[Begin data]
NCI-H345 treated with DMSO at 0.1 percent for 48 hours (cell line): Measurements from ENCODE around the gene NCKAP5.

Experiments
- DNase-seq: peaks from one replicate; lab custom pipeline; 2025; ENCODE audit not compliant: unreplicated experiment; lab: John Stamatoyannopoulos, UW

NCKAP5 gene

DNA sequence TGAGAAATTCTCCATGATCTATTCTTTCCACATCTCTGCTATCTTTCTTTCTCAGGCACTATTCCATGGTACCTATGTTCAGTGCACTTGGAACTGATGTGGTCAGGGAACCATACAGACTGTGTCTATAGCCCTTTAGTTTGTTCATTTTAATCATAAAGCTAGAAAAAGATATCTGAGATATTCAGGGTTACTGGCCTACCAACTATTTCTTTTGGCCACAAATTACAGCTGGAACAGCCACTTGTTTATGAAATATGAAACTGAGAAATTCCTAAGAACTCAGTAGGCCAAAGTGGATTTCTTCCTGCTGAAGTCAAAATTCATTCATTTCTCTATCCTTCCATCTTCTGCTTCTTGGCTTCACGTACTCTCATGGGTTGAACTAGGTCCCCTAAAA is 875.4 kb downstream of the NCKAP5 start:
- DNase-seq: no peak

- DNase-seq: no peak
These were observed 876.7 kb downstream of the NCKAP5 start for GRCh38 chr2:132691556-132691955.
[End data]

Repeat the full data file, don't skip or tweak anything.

NCI-H345 treated with DMSO at 0.1 percent for 48 hours (cell line): Measurements from ENCODE around the gene NCKAP5.

Experiments
- DNase-seq: peaks from one replicate; lab custom pipeline; 2025; ENCODE audit not compliant: unreplicated experiment; lab: John Stamatoyannopoulos, UW

NCKAP5 gene

DNA sequence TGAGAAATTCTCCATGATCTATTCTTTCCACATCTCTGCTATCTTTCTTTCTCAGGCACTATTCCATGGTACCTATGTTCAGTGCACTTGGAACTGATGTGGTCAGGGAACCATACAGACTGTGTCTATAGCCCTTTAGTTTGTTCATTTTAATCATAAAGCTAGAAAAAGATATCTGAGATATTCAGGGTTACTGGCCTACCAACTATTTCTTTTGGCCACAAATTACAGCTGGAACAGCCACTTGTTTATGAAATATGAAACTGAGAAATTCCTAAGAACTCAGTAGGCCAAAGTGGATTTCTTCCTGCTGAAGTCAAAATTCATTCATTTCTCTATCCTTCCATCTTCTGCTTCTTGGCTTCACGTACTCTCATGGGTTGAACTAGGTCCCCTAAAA is 875.4 kb downstream of the NCKAP5 start:
- DNase-seq: no peak

- DNase-seq: no peak
These were observed 876.7 kb downstream of the NCKAP5 start for GRCh38 chr2:132691556-132691955.